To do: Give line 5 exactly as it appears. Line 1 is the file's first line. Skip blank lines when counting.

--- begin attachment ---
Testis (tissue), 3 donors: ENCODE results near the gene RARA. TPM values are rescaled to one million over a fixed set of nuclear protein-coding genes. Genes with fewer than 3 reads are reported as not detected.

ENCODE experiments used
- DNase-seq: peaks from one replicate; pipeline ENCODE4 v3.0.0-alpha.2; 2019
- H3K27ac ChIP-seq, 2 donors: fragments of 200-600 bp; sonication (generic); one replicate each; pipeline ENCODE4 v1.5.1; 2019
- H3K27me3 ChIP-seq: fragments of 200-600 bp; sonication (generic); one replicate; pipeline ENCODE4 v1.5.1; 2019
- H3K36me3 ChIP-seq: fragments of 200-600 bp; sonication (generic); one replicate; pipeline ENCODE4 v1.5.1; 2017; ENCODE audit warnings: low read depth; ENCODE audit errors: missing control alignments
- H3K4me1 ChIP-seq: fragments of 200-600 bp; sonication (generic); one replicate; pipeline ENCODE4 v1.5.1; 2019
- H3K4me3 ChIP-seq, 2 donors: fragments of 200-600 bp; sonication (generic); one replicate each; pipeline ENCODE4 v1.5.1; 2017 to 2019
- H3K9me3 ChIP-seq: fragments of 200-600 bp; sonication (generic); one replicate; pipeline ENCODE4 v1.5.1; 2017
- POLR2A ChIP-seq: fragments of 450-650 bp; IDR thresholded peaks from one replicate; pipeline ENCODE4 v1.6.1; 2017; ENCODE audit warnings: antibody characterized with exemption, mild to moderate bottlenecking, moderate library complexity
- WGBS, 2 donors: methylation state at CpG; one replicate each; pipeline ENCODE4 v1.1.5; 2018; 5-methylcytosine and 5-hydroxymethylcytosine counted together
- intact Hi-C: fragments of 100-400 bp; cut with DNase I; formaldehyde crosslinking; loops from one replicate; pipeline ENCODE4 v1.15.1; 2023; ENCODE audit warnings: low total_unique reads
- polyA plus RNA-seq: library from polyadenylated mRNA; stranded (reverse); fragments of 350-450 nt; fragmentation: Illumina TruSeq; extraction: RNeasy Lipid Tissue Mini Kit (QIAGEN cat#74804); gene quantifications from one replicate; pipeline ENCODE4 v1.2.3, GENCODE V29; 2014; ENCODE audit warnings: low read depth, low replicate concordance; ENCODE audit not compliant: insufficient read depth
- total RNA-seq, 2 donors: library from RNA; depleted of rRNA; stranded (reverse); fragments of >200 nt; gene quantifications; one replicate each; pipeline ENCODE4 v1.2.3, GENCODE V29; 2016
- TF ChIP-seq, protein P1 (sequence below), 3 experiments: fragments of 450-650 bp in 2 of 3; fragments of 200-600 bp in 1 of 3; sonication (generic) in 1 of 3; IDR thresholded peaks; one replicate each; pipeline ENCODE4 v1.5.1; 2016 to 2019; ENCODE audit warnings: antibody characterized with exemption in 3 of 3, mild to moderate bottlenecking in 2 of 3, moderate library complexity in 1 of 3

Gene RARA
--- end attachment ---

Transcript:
- H3K27me3 ChIP-seq: fragments of 200-600 bp; sonication (generic); one replicate; pipeline ENCODE4 v1.5.1; 2019